Entry #002: Tuesday, April 9, 2013 (Moscow, Russia)

When I was in high school, I was planned to be the star in a play called The Foreigner. ("Planned" because the play never actually opened, as there wasn't enough interest by the other actors, but that's beside the point.) It's a play about an Englishman who pretends to be a foreigner from some unspecified and ultimately made-up Slavic nation. He does this so that nobody will want to talk to him (because he didn't want to talk to people?...I forget the exact details). As the play progresses, stuff happens and hilarity ensues (I do remember it being pretty funny).

I bring this up because I just got off the first leg of my flight to Madrid, and I was reminded of it in two different ways.

Thing is, I am actually heading to Madrid in the most roundabout way possible - via Moscow. That's a twelve-point-five hour flight eastward, and a five-point-five hour flight back west. Why would I do this? Simple: it was the cheapest option.

I am flying on Aeroflot airlines (which is pronounced in as many ways as there are people to pronounce it), and as can be expected on the Russian national airline, there were a large number of Russian folk on the plane. I'd say it was about...eh, 85% or so Russian, Armenian, Ukrainian, or a member of another Eastern European country. Back to the play. First of all, my character in that play spoke a lot in his fictional Slavic language (which was pretty much gobblety-gook). Funnily enough, listening to real Slavic languages...not much different. That's not a value judgement or anything; it's just that to my ignorant ears, it all sounds like my big monologue, which starts out "Mirduschki omni, bolyeeshnya, mirlo aramznyi bro-o-oach peevno."

More than that, though, the flight was my first true feeling of being a foreigner myself.

I've been in foreign countries before. A number of times. But being on that plane, hearing English spoken second - if at all - and picking up an in-flight magazine and seeing that it's completely written in Cyrillic really made it sink in that I'm the odd man out. I was the one that people had to go out of their way to communicate with. That even the question of "beef or fish" was an effort to ask. I felt like I, personally, was a huge inconvenience for my attendant, despite my Armenian neighbor's insistence that attendants on international flights should be comfortable with speaking the de-facto international language.

I tried to at least pick up how to say "thank you" in Russian. I then promptly forgot it as soon as I took a nap. (Looking it up now, it's "spasibo".) So every time I got something, I answered with a simple "thank you", thinking about how some 'murican might feel if they were told "spasibo" at their day job at Wendy's, and wishing my memory could extend to more than one hour.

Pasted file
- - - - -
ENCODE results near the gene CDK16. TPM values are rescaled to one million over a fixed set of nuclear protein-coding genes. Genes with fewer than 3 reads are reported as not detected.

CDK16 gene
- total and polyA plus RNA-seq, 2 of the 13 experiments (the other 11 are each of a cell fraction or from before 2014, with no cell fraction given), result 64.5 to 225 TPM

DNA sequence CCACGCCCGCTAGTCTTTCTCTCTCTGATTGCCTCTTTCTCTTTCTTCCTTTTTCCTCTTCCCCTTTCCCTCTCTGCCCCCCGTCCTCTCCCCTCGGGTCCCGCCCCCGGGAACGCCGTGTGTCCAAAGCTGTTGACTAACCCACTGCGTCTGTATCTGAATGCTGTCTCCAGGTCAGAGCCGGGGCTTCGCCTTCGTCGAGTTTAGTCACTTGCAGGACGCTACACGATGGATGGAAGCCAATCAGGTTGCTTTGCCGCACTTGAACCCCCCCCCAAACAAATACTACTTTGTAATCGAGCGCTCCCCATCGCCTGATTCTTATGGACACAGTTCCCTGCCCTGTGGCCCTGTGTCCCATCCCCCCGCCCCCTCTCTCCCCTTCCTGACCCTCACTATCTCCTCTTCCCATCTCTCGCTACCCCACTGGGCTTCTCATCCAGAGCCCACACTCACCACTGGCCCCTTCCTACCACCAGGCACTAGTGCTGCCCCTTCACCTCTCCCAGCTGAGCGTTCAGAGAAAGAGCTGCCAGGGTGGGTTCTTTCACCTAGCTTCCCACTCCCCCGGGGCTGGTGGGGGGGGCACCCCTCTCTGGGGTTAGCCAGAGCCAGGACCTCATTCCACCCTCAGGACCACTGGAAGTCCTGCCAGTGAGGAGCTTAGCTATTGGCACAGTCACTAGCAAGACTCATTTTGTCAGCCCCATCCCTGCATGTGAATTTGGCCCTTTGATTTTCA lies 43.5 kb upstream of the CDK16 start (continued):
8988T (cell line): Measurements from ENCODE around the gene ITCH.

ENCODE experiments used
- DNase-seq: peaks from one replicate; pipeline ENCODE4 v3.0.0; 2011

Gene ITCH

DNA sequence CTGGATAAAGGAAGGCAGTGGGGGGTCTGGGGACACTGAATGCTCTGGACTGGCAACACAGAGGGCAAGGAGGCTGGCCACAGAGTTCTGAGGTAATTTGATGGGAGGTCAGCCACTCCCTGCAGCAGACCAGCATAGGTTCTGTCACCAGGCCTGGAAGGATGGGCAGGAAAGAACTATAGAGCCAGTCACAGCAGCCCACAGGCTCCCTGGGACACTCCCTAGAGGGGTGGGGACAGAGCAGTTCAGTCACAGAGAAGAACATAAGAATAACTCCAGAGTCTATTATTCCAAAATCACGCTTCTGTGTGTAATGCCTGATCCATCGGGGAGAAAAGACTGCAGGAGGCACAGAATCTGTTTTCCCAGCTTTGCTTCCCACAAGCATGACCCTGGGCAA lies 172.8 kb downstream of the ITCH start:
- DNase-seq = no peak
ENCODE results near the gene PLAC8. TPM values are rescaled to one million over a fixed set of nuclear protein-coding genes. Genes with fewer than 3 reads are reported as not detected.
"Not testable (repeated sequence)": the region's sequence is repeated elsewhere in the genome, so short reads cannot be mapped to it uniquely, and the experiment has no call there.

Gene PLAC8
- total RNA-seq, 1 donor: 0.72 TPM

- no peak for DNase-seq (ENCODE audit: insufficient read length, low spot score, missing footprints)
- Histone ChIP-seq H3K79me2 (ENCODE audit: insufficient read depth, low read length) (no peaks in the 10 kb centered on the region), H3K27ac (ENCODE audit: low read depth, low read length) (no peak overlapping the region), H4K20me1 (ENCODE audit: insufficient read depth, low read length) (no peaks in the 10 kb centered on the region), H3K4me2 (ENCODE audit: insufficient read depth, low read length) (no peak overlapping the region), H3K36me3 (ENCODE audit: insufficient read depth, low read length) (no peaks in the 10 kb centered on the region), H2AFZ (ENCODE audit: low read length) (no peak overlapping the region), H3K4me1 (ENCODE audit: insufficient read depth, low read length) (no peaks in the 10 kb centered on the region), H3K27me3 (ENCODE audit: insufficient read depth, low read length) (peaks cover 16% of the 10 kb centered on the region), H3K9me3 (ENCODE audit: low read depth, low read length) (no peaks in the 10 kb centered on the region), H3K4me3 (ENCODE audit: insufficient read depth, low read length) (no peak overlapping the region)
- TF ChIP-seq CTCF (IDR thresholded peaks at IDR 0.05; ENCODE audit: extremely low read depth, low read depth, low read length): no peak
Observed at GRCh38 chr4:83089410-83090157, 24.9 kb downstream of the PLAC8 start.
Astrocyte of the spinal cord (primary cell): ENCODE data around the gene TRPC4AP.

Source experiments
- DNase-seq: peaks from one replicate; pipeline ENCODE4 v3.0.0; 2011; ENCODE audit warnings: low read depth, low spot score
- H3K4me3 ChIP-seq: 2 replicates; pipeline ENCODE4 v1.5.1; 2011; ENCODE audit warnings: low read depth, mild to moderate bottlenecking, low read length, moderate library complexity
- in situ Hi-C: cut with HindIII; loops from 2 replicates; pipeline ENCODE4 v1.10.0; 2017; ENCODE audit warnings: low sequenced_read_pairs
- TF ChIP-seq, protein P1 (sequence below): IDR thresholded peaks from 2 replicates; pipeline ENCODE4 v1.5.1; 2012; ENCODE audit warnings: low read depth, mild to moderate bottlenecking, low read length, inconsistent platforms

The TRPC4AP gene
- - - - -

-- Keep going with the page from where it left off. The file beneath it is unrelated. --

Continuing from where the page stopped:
Now, I honestly don't care about Russia - or more specifically, my couple hours in it - one whit. But the general feeling is a good one, I think. Taking the fish that is Andrew Schnorr and placing it firmly out of water. That is a state I will be in for the majority of this trip, so it's good that the first sensation of it is in the relatively mild location of a Russian airplane. Once I get to some of the really foreign places, maybe I'll be comfortable with being uncomfortable.

Also, two other things:
  • I need to remember, it's Coca Cola Light, not Diet Coke.
  • My backside is super sore from that flight.


  1. So far so good. Congrats. One long flight behind you. I remember feeling "odd man out" on KLM, only worse, because it sounded an awful lot like Afrikans, hhhcckkkhhh...which is no melody to my ears. And I always feel weird where groups of people are homogeneous. It is just so bizarre and peculiar when one has grown up in Southern California. Just wrong somehow. Yes, that's one reason we travel...to remind ourselves that there is more out there! ( :

  2. It's not everyday someone can say they are landing in Russia en route to Madrid...Not to start a political discussion here, but I can sympathize with immigrants on the "fish out of water" experience. The thing is - that's their experience every day. Of course, there is a point when sympathies end, but that point is not well defined.

    On a less political note, if the movie Airplane! is any guide, never order the fish on an airline. It is the one universal truth regardless of culture or language. As for the plane, I understand that Aeroflot's supposed to be a fairly decent airline, Soviet-era logos not withstanding.

    P.S. I'm afraid this post (specifically the line "...I honestly don't care about Russia...") will be mistaken as the official US line and result in a nuclear war. Or perhaps that was your goal and thus, your sudden trip.



  3. Your sense of direction hasn't changed at all. What does airplane food on the Russian national airline taste like? Loving the blog. Actually found.myself being very introspective. You are touching.lives Andrew!

  4. Coincidentally, this was the blog I chose to start reading tonight. I sooooo wish we could have completed The Foreigner. Still is my favorite American farce. Here's great positive energy as your interesting journey sweeps you along. "mirlo aramznyi bro-o-oach peevno"